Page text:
Whole Life Magazine

August / September 2016

Issue link: https://digital.copcomm.com/i/709470

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Page 33 of 43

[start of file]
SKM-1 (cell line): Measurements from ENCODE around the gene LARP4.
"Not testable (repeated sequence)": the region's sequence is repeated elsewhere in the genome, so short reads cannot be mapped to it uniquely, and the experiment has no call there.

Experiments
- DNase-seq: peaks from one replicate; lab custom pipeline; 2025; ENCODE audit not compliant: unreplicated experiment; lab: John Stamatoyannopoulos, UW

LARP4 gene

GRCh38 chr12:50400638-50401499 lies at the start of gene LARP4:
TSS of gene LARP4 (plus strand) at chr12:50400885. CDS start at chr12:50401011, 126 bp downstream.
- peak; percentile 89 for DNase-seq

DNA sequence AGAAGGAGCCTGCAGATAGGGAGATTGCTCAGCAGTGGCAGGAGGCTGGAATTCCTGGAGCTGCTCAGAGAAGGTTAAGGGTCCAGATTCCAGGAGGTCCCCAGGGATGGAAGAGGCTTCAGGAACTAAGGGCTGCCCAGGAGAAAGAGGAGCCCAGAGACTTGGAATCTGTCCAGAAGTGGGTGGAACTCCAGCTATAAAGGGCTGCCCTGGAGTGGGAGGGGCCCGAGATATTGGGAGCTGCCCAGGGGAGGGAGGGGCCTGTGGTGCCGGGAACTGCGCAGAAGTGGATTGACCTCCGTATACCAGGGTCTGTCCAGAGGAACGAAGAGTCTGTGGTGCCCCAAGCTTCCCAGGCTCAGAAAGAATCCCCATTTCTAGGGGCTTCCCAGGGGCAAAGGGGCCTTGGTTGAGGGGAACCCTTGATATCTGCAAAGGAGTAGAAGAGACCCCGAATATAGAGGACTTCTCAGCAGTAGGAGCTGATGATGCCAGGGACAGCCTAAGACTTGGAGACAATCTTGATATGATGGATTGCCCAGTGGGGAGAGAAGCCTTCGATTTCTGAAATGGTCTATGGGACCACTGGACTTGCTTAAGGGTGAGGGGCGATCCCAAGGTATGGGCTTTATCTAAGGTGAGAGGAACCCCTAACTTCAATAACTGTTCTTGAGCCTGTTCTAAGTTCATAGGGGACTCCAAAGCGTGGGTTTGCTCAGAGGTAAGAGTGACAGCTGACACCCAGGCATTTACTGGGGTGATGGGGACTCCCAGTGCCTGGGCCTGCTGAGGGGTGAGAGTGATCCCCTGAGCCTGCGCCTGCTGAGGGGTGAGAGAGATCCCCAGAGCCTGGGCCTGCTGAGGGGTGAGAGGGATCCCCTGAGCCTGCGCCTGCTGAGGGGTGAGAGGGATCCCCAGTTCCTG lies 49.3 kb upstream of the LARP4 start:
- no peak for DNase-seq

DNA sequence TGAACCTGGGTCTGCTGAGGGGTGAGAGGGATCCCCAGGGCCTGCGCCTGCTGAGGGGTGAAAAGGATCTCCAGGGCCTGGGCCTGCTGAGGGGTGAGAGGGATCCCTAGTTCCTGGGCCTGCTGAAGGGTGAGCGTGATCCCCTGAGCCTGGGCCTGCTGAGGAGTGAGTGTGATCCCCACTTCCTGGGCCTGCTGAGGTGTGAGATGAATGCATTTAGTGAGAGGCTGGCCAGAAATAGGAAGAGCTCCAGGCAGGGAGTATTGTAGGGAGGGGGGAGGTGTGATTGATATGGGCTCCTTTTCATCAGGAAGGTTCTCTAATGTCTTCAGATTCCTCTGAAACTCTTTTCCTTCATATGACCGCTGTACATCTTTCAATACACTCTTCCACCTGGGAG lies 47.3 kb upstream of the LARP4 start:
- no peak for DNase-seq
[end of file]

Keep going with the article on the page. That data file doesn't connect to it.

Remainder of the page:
A uthor Tamarack Song doesn't want us to just enjoy nature, she encourages actually Becoming Nature via immersion in the natural world, thus remembering and awakening our innate, instinctual inner awareness. By engaging in "Nature Speak... the First Language...the mother tongue of all life and the foundation of interspecies communication," she believes we reconnect with "the operating system for our minds... one of a bundle of core operating skills [imprinted in our DNA] that includes orienteering, tracking and envisioning." Becoming more aware of our every movement, speech and thought pattern, energizing our senses through intense listening and detached observation, and actively merging visualization and reality truly allows us to become "invisible" and transcendent, the author maintains, whether in the woods or on the street. Song is a self-described radical, and some of her idealized advice may not resonate with all readers, such as rising at dawn, retiring at dusk and not using binoculars in the fi eld (see "Busting the Night Owl Myth"). But her book is chock full of tracking recommendations, canoeing advice and animal behavior observations. Although presented as an instructional manual, replete with bulleted passages (Song founded and directs the Teaching Drum Outdoor School in northern Wisconsin), this entertaining volume is equal parts outdoor guidebook and metaphysical manifesto. The wisdom imparted is playful and sage, entertaining and useful. Amply punctuated throughout with personal anecdotes, exercises, games and beautifully drawn illustrations, it is essential equipment on family camping trips. (Bear & Co.) —Marcy Emmer Graham Becoming Nature Learning the Language of Wild Animals and Plants BOOKS art & soul S tem cell therapy has been credited with sometimes aston- ishing results in regenerative health. Despite the hope it offers, fetal stem cell injections are not authorized in this country, so someone seeking that potential help would have to travel to Mexico, where the practice is thriving. Why is it so controversial here in the U.S.? As award-winning director Eric Merola explains it in his new documentary fi lm, The God Cells, "America's FDA is attempting to block their approval due to their inability to be patented and marketed within the current monopoly-driven pharmaceutical paradigm." In the face of intense pressure from political conservatives and many religious communities, the technology of taking cells from recently aborted fetal tissue and cryogenically freezing them until they are ready to be used remains one of the most hotly debated practices in recent medical memory. But the primary focus of this fi lm is Dr. William Rader, a former celebrity-type doctor and health expert who appeared on pop- ular news programs and television shows in the 1970s and '80s. The state of California was in disagreement with his practices and eventually revoked his license. Now Dr. Rader sees patients, sometimes at no cost, at a clinic in Tijuana. Patients suffering with varying levels of illness, including teens with cystic fi brosis and others suffering from the symptoms of Parkinson's disease, MS and other debilitating conditions, offer heartfelt testimonies to his work there. Several say their family doctors in the United States call them "medical miracles," as they are unable to explain their remissions. The fi lm's producers did, however, include a caveat, stating that while some experienced profound healing, others did not, and noting that the earlier in the disease the cells were injected, the higher the chances of success. The God Cells acknowledges our freedom of choice. The patients interviewed ask our government, medical com- munities and pharmaceutical industries to do the same. (Merola Productions) —G. M. Salvati Directed by Eric Merola The God Cells Fetal Stem Cell Controversy FILM By Tamarack Song 34 wholelifetimes.com

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